23. It’s been 7 years since KTM CEO Stefan Pierer first mentioned in an interview they would be producing an all-new dual-sport model based on the Duke 390 platform, and every year since then it seemed like its release was imminent. Over time, we grew numb to any rumors about the KTM 390 Adventure ‘soon to be launched,’ yet there were some solid spy photos released last year that got our attention. Well the big day has finally arrived. The Austrian manufacturer unveiled the latest edition to their adventure range – the 2020 KTM 390 Adventure – on the first day of the EICMA motorcycle show in Milan, Italy. Better yet, it’s coming to North America too! The long-awaited KTM 390 Adventure harnesses DNA from its big brother KTM 790 Adventure, which it shares a strong resemblance with (minus the low bulbous tank). And with nearly two decades of competing in Dakar Rally racing, we expect KTM incorporated R&D information gathered from it’s long-running success. According to KTM, the new machine is a light, agile, entry-level model for those looking to discover the world of adventure riding. A versatile motorcycle designed with both touring and light off-roading in mind. Using elements of the KTM 390 Duke platform as a base, while incorporating performance cues from the KTM 450 Rally, the 390 Adventure was created with off-road capability and impressive road manners as part of the package. KTM’s smallest travel enduro is powered by a Bosch fuel injected, liquid cooled, single-cylinder, four-stroke 373.2 cc engine. Twin overhead cams, four valves and refined fuel injection, together with a balancer shaft are integral to the KTM 390 Adventure’s smooth power output. Its versatile ergonomics, smooth power delivery and innovative technology all come together in a comfortable, lightweight package. No horsepower or torque figures have been released as of yet, but if we assume similar numbers to the KTM 390 Duke (43 horsepower), the 390 Adventure will have class-leading horsepower compared to its rivals the BMW G310GS, Kawasaki Versys-X 300, Suzuki DR-Z400S or Royal Enfield Himilayan. [embedded content] WATCH: KTM 390 Adventure walkaround live at EICMA. ADVERTISEMENT Taking a closer look, we can see straight away a steel trellis frame that looks very similar to the 390 Duke’s – only some minor differences in exhaust routing, frame brackets, rear subframe, and swing arm length to accommodate the additional suspension travel. Seat h is reasonable, if not a bit high, at 33.6 inches and a claimed 65 mpg will get you 249 miles of range out of its 3.8 gallon fuel tank under ideal conditions. In terms of components, the 390 Adventure sports some premium equipment for a bike in its price range like a tapered aluminum handlebars, LED lighting, BYBRE (Brembo) brakes, 5″ color TFT display with Bluetooth integration, MTC traction control, cornering ABS, slipper clutch, and optional Quickshifter+. Ground clearance is somewhat limited at 7.8 inches and suspension travel figures aren’t too impressive with 6.7 inches up front and 6.9 in the rear. We don’t expect a high flier at the track but with WP APEX 43mm front forks and rear shock absorber, we are hopeful the 390 Adventure’s suspension will offer good off-road performance for bikes in this category. The one obvious disappointment for dirt fans is the choice of 19″ front / 17″ rear cast wheels rather than a proper set of 21″ front / 18″ rear wire-spoke wheels, a decision that was probably made to hit a specific price point. We hope an ‘R’ model with higher-spec suspension and off-road wheels won’t be far behind this initial release. With a range of advanced technology and electronic rider aides, new adventure riders can get their start with greater confidence and control. It’s an impressive set of features for an entry-level bike priced at $6,199 USD and we look forward to getting our first test on this exciting new KTM. Read on for full details and specs: 2020 KTM 390 ADVENTURE HIGHLIGHTS powerful single cylinder, 4-stroke, 373.2 cc DOHC engine, electronic fuel injection, 3-way catalytic converter and balancer shaft, PASC slipper clutch and a Ride-by-Wire throttle for a smoother and more refined response. State-of-the-art engine management system featuring the most modern electronic fuel injection system with a 46 mm throttle body. Lightweight, precision-crafted exhaust system, comprising of a stainless steel header pipe and pre-muffler, which flow perfectly into a slim silencer. Ultralight trellis frame strikes a forgiving balance of flex and stiffness and is designed for straight-line stability and agile and precise steering. Bolt-on trellis subframe is compact and lightweight, but strong enough to carry a passenger and luggage, while negotiating extreme terrain. Die-cast, open-lattice swingarm is a signature element of the KTM Adventure range. Precision manufactured with optimized stiffness, while still offering excellent flex characteristics. Its long design offers stability and the space needed for off-road tire tread. WP APEX 43 mm upside-down fork was originally developed for enduro riding and is the leader when it comes to suspension in this class. It features a spring on both sides, but each fork leg has a separate function: compression damping is fitted on the left side, while rebound is on the right. Cutting-edge WP APEX shock absorber provides 177 mm of travel and is ideal for traveling long distances in tough conditions. Thanks to an adjustable spring preload and rebound damping, it can be fine-tuned to different situations. Extra robust cast wheels specifically designed for demanding terrain—19” front wheel and 17” rear wheel, both fitted with tubeless CONTINENTAL TKC 70 tires for a blend of street performance and offroad grip. High-quality BYBRE brakes featuring a large 320 mm front brake disc and a 230 mm rear disc work perfectly with a 4-piston radially mounted front caliper and a 2-piston floating rear caliper to provide the ideal mix of control and stopping power. Ergonomically designed fuel tank with impressive 14.5 liter (3.8 gallons) fuel capacity, together with its exceptional fuel economy, is set for more than 400 km (249 miles) of non-stop exploring on a full tank. High-end, tapered aluminum handlebar that importantly, provides a comfortable riding position and maximum control. Windshield profile that allows the rider to move around the bike freely and offers an unobstructed view directly in front of the bike, even when covered in dirt. It can also be mounted in either a lower or higher position to suit the rider’s size or needs. LED lights are used as the main headlight and taillight and offer great illumination and visibility while being compact and light. Multifunctional dashboard with full-color 5” TFT display is bright and clear and offers a configurable set up via the menu switch on the handlebar. Off-road ABS function improves braking control in off-road situations. In this mode, ABS is deactivated on the rear wheel, while ABS activation on the front wheel is reduced. Motorcycle Traction Control (MTC) reduces the engine output with an extremely smooth, barely perceptible intervention if the rotational speed of the rear wheel is disproportionate to the speed of the engine, until the system has reduced slippage to manageable proportions for the current angle of lean. Cornering ABS system allows riders to always use the full power of their brakes, while the system adjusts brake pressure to match the lean angle of the motorcycle for more predictable braking across a range of situations. KTM MY RIDE comes as standard and allows for Bluetooth connection to control incoming calls and audio player through the full-color TFT display. The KTM 390 ADVENTURE can optionally be equipped with a race-derived Quickshifter +. Up and down-shifts can be performed without the need to pull the clutch lever. KTM 390 Adventure Specs Engine Type: Single Cylinder, 4-Stroke, DOHC Displacement: 373.2 cc Bore/Stroke: 89/60 mm Starter: Electric; 12V 8Ah Transmission: 6 Gears Fuel System: Bosch EFI, 46 mm Throttle Body Lubrication: Wet Sump Cooling: Liquid Cooling Clutch: PASC Slipper Clutch, Mechanically Operated Ignition: Bosch EMS with Ride-By-Wire Frame: Steel Trellis Subframe: Steel Trellis Handlebar: Aluminum, Tapered, Ø 26/22 mm Front Suspension: WP APEX USD Ø 43 mm Rear Suspension: WP APEX Monoshock Suspension Travel Fr./Rr.: 6.7 in (170mm)/6.9 in (177mm) Front/Rear Brakes: Disc Brake 320 mm/230 mm Front/Rear Wheels: 2.50 x 19”, 3.50 x 17” Front/Rear Tires: 100/90-19”; 130/80-17” Steering Head Angle: 26.5º Wheelbase: 1,430 mm ± 15.5 mm / 56.3 ± 0.6 in Ground Clearance: 7.8 in (200mm) Seat Height: 33.6 in (855mm) Tank Capacity: 3.8 gal (14.5 L) Dry Weight, Approx: 348.3 lbs (158 kg) MSRP: $6,199 USD/ $6,799 CAD
  24. [embedded content] Suzuki’s legacy of adventure touring performance and reliability is revitalized for 2020 with the all-new V-STROM 1050 series. At this year’s EICMA motorcycle show, Suzuki is excited to announce each model in the series including the V-STROM 1050, V-STROM 1050XT, and V-STROM 1050XT Adventure. These new adventure models offer sharper styling and advanced technological updates. Inspired by the legendary DR-Z800 Dakar Rally bike and the DR800S, also known as the DR-Big, the new generation of V-STROM 1050 models share similar characteristics with its distinct design and color schemes that hearken back to its historical race livery. The V-STROM 1050XT model comes coated in the Championship Yellow color that resembles the legendary DR-Z rally bike while the orange and white combination pays homage to the DR-Big. For 2020, riders can also experience the open road on the V-STROM 1050XT Adventure with travel-ready capabilities including cruise control, a set of aluminum panniers and heated grips that help keep them prepared for any conditions. Suzuki’s strong, established community of V-Strom riders are sure to seek new territory with its wide array of accessories and improved technology. Read on for more details and specs for each V-Strom 1050 model: V-STROM 1050 ADVERTISEMENT Riding on cast aluminum wheels, the new V-STROM 1050 arrives in trim, new black and gray bodywork. The updated 1037cc V-twin engine has more horsepower than ever before (106 hp @ 8,500 rpm), retaining its strong pull in the lower RPM range with good fuel economy while complying with the latest worldwide emissions standards. The V-STROM 1050 can take on diverse road conditions, or adjust to the rider’s preference through its advanced electronic aids including new Ride-by-Wire dual electronic throttle assemblies, refined traction control with four sensitivity modes, a new three-mode Drive Mode Selector to select power delivery characteristics, and a new Easy Start System that fires the V-STROM’s engine up with just a momentary press of the starter button. Above the new, vibration-damping tapered aluminum handlebar is the V-STROM’s all-new, multifunction instrument panel that presents all required information and rider necessities on a full LCD screen via a clean and intuitive layout. Overhead of the instrument panel is a mounting bar that’s ideal for putting accessories like a GPS in the rider’s forward vision. Located near the left side of the instrument panel and mounting bar is a new USB port is that can power a GPS, smartphone or other accessories. V-STROM 1050XT and V-STROM 1050XT Adventure In addition to the upgrades found on the V-STROM 1050, additional features have been integrated into the V-STROM 1050XT and the V-STROM 1050XT Adventure models through the Suzuki Intelligent Ride System (S.I.R.S.). Suzuki claims the new V-STROM’s now lead the Adventure category in technology with an advanced suite of features interconnected to a new ECM via a Controller Area Network (CAN) wire harness that quickly transmits information from a new six-direction, three-axis IMU. The S.I.R.S. includes Cruise Control that effectively maintains road speed though the new Ride-by-Wire electronic throttle bodies. The updated Motion Track Antilock & Combined Brake System now includes a Hill Hold Control system to aid the rider when stopped uphill while the Slope Dependent Control System helps manage braking force to avoid rear wheel lift when riding downhill. The Motion Track Brake System also includes a Load Dependent Control System that monitors and retains braking force information to optimize braking force when riding with a passenger or heavy cargo. The V-STROM 1050XT comes with a new adjustable, wind-tunnel developed windscreen, redesigned handguards and mirrors, a new h-adjustable two piece seat, plus a rugged accessory bar (i.e. crash bars) and center-stand, and more. The 1050XT has two exciting color schemes; the Championship Yellow color that resembles the legendary DR-Z rally bike while the Orange and White combination pays respectful homage to the DR-Big. The 2020 V-STROM 1050XT Adventure has a deep Glass Sparkle Black color and adds to the 1050XT’s impressive standard equipment list with a set of Suzuki’s quick-release aluminum panniers and heated hand grips. Each V-STROM 1050 is ready for adventure and Suzuki has a wide range of accessories specially developed so riders can personalize their ride. This includes side and top cases, high or low seats, engine protectors, LED fog lamp set and turn signals, aluminum chain guard, and a side stand extension plate, plus tanks bags that clip on and off of the fuel tank mount in seconds. Release date and pricing information for the new V-Strom 1050 models is yet to be announced. [embedded content] 2020 Suzuki V-Strom 1050 Specs V-Strom 1050 V-Strom 1050XT Engine 1037cc, 4-stroke, liquid-cooled, DOHC, 90˚ V-twin 1037cc, 4-stroke, liquid-cooled, DOHC, 90˚ V-twin Horsepower 106 hp @ 8,500 rpm 106 hp @ 8,500 rpm torque 73.8 ft.-lbs 73.8 ft.-lbs Bore x Stroke 100.0 mm x 66.0 mm (3.9 in. x 2.6 in.) 100.0 mm x 66.0 mm (3.9 in. x 2.6 in.) Compression Ratio 11.5:1 11.5:1 Fuel System Fuel injection, Ride-by-Wire equipped Fuel injection, Ride-by-Wire equipped Starter Electric Electric Lubrication Wet sump Wet sump Clutch Wet, multi-plate type Wet, multi-plate type Transmission 6-speed constant mesh 6-speed constant mesh Final Drive Chain, O-ring type, RK525SMOZ8, 116 links Chain, O-ring type, RK525SMOZ8, 116 links Suspension Front Inverted telescopic, coil spring, oil damped Inverted telescopic, coil spring, oil damped Suspension Rear Link type, single shock, coil spring, oil damped Link type, single shock, coil spring, oil damped Brakes Front Tokico, 4-piston calipers, twin disc Tokico, 4-piston calipers, twin disc Brakes Rear Nissin, 2-piston, single disc Nissin, 2-piston, single disc Tires Front 110/80R19 M/C (59V), tubeless 110/80R19 M/C (59V), tubeless Tires Rear 150/70R17 M/C (69V), tubeless 150/70R17 M/C (69V), tubeless Fuel Tank Capacity 20.0 L (5.3 US gal.) 20.0 L (5.3 US gal.) Color Glass Sparkle Black / Solid Iron Gray Pearl Brilliant White/Glass Blaze Orange or Champion Yellow No. 2 Ignition Electronic ignition (transistorized) Electronic ignition (transistorized) Headlight LED LED Tail Light LED LED Overall Length 2265 mm (89.2 in.) 2265 mm (89.2 in.) Overall Width 870 mm (34.3 in.) 940 mm (37.0 in.) Overall Height 1515 mm (59.6 in.) 1465 mm (57.7 in.) Wheelbase 1555 mm (61.2 in.) 1555 mm (61.2 in.) Ground Clearance 165 mm (6.5 in.) 160 mm (6.3 in.) Seat Height 855 mm (33.7 in.) 850 mm (33.5 in.) Curb Weight 236 kg (520.4 lb.) 247 kg (544.6 lb.) Warranty 12-month unlimited mileage limited warranty 12-month unlimited mileage limited warranty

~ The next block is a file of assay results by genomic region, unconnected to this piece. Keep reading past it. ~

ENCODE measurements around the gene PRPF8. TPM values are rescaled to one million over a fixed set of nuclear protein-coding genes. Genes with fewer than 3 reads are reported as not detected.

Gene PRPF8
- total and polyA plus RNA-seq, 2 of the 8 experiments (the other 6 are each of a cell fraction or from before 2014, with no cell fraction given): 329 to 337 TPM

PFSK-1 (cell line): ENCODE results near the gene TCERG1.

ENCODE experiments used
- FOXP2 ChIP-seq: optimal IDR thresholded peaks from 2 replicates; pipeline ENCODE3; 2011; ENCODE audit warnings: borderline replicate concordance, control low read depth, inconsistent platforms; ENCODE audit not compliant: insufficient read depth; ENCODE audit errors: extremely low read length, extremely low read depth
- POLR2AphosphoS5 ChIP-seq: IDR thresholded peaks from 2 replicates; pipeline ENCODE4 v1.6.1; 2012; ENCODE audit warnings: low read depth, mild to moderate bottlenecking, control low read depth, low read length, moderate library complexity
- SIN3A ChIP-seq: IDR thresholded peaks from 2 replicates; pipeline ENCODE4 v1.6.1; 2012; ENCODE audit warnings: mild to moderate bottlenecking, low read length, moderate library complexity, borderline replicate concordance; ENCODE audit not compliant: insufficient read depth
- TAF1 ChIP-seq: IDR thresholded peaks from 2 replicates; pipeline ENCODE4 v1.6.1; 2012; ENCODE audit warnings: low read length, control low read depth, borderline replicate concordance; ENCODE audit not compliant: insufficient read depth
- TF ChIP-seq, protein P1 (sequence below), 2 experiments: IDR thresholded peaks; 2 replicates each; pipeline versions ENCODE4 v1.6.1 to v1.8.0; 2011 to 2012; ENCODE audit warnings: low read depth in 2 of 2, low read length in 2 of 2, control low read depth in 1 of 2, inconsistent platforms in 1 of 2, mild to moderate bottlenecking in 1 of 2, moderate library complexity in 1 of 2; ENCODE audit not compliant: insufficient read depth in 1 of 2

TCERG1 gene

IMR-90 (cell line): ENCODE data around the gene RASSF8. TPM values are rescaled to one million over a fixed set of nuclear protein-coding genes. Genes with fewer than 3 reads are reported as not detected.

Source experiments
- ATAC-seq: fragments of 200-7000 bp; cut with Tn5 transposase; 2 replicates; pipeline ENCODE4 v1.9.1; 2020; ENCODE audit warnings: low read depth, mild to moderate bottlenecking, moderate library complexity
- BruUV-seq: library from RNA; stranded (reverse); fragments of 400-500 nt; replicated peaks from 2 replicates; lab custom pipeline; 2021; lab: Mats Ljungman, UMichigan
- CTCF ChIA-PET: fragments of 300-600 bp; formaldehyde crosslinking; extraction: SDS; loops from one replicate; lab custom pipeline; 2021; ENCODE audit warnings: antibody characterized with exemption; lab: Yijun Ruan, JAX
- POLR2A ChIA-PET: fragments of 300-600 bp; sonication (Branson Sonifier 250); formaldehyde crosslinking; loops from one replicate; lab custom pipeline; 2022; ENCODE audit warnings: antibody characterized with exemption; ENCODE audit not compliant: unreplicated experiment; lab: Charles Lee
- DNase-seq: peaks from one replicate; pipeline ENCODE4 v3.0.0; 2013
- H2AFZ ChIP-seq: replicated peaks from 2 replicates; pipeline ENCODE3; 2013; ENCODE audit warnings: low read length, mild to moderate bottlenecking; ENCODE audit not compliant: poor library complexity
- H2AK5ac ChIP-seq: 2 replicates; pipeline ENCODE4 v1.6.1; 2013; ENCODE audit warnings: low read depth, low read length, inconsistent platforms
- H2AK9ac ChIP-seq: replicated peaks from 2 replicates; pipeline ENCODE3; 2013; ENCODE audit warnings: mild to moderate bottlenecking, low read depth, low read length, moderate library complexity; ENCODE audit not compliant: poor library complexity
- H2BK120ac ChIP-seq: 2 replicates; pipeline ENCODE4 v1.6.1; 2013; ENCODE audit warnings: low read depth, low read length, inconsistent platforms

25. [embedded content] Suzuki’s legacy of adventure touring performance and reliability is revitalized for 2020 with the all-new V-STROM 1050 series. At this year’s EICMA motorcycle show, Suzuki is excited to announce each model in the series including the V-STROM 1050, V-STROM 1050XT, and V-STROM 1050XT Adventure. These new adventure models offer sharper styling and advanced technological updates. Inspired by the legendary DR-Z800 Dakar Rally bike and the DR800S, also known as the DR-Big, the new generation of V-STROM 1050 models share similar characteristics with its distinct design and color schemes that hearken back to its historical race livery. The V-STROM 1050XT model comes coated in the Championship Yellow color that resembles the legendary DR-Z rally bike while the orange and white combination pays homage to the DR-Big. For 2020, riders can also experience the open road on the V-STROM 1050XT Adventure with travel-ready capabilities including cruise control, a set of aluminum panniers and heated grips that help keep them prepared for any conditions. Suzuki’s strong, established community of V-Strom riders are sure to seek new territory with its wide array of accessories and improved technology. Read on for more details and specs for each V-Strom 1050 model: V-STROM 1050 ADVERTISEMENT Riding on cast aluminum wheels, the new V-STROM 1050 arrives in trim, new black and gray bodywork. The updated 1037cc V-twin engine has more horsepower than ever before (106 hp @ 8,500 rpm), retaining its strong pull in the lower RPM range with good fuel economy while complying with the latest worldwide emissions standards. The V-STROM 1050 can take on diverse road conditions, or adjust to the rider’s preference through its advanced electronic aids including new Ride-by-Wire dual electronic throttle assemblies, refined traction control with four sensitivity modes, a new three-mode Drive Mode Selector to select power delivery characteristics, and a new Easy Start System that fires the V-STROM’s engine up with just a momentary press of the starter button. Above the new, vibration-damping tapered aluminum handlebar is the V-STROM’s all-new, multifunction instrument panel that presents all required information and rider necessities on a full LCD screen via a clean and intuitive layout. Overhead of the instrument panel is a mounting bar that’s ideal for putting accessories like a GPS in the rider’s forward vision. Located near the left side of the instrument panel and mounting bar is a new USB port is that can power a GPS, smartphone or other accessories. V-STROM 1050XT and V-STROM 1050XT Adventure In addition to the upgrades found on the V-STROM 1050, additional features have been integrated into the V-STROM 1050XT and the V-STROM 1050XT Adventure models through the Suzuki Intelligent Ride System (S.I.R.S.). Suzuki claims the new V-STROM’s now lead the Adventure category in technology with an advanced suite of features interconnected to a new ECM via a Controller Area Network (CAN) wire harness that quickly transmits information from a new six-direction, three-axis IMU. The S.I.R.S. includes Cruise Control that effectively maintains road speed though the new Ride-by-Wire electronic throttle bodies. The updated Motion Track Antilock & Combined Brake System now includes a Hill Hold Control system to aid the rider when stopped uphill while the Slope Dependent Control System helps manage braking force to avoid rear wheel lift when riding downhill. The Motion Track Brake System also includes a Load Dependent Control System that monitors and retains braking force information to optimize braking force when riding with a passenger or heavy cargo. The V-STROM 1050XT comes with a new adjustable, wind-tunnel developed windscreen, redesigned handguards and mirrors, a new h-adjustable two piece seat, plus a rugged accessory bar (i.e. crash bars) and center-stand, and more. The 1050XT has two exciting color schemes; the Championship Yellow color that resembles the legendary DR-Z rally bike while the Orange and White combination pays respectful homage to the DR-Big. The 2020 V-STROM 1050XT Adventure has a deep Glass Sparkle Black color and adds to the 1050XT’s impressive standard equipment list with a set of Suzuki’s quick-release aluminum panniers and heated hand grips. Each V-STROM 1050 is ready for adventure and Suzuki has a wide range of accessories specially developed so riders can personalize their ride. This includes side and top cases, high or low seats, engine protectors, LED fog lamp set and turn signals, aluminum chain guard, and a side stand extension plate, plus tanks bags that clip on and off of the fuel tank mount in seconds. Release date and pricing information for the new V-Strom 1050 models is yet to be announced. [embedded content] 2020 Suzuki V-Strom 1050 Specs V-Strom 1050 V-Strom 1050XT Engine 1037cc, 4-stroke, liquid-cooled, DOHC, 90˚ V-twin 1037cc, 4-stroke, liquid-cooled, DOHC, 90˚ V-twin Horsepower 106 hp @ 8,500 rpm 106 hp @ 8,500 rpm torque 73.8 ft.-lbs 73.8 ft.-lbs Bore x Stroke 100.0 mm x 66.0 mm (3.9 in. x 2.6 in.) 100.0 mm x 66.0 mm (3.9 in. x 2.6 in.) Compression Ratio 11.5:1 11.5:1 Fuel System Fuel injection, Ride-by-Wire equipped Fuel injection, Ride-by-Wire equipped Starter Electric Electric Lubrication Wet sump Wet sump Clutch Wet, multi-plate type Wet, multi-plate type Transmission 6-speed constant mesh 6-speed constant mesh Final Drive Chain, O-ring type, RK525SMOZ8, 116 links Chain, O-ring type, RK525SMOZ8, 116 links Suspension Front Inverted telescopic, coil spring, oil damped Inverted telescopic, coil spring, oil damped Suspension Rear Link type, single shock, coil spring, oil damped Link type, single shock, coil spring, oil damped Brakes Front Tokico, 4-piston calipers, twin disc Tokico, 4-piston calipers, twin disc Brakes Rear Nissin, 2-piston, single disc Nissin, 2-piston, single disc Tires Front 110/80R19 M/C (59V), tubeless 110/80R19 M/C (59V), tubeless Tires Rear 150/70R17 M/C (69V), tubeless 150/70R17 M/C (69V), tubeless Fuel Tank Capacity 20.0 L (5.3 US gal.) 20.0 L (5.3 US gal.) Color Glass Sparkle Black / Solid Iron Gray Pearl Brilliant White/Glass Blaze Orange or Champion Yellow No. 2 Ignition Electronic ignition (transistorized) Electronic ignition (transistorized) Headlight LED LED Tail Light LED LED Overall Length 2265 mm (89.2 in.) 2265 mm (89.2 in.) Overall Width 870 mm (34.3 in.) 940 mm (37.0 in.) Overall Height 1515 mm (59.6 in.) 1465 mm (57.7 in.) Wheelbase 1555 mm (61.2 in.) 1555 mm (61.2 in.) Ground Clearance 165 mm (6.5 in.) 160 mm (6.3 in.) Seat Height 855 mm (33.7 in.) 850 mm (33.5 in.) Curb Weight 236 kg (520.4 lb.) 247 kg (544.6 lb.) Warranty 12-month unlimited mileage limited warranty 12-month unlimited mileage limited warranty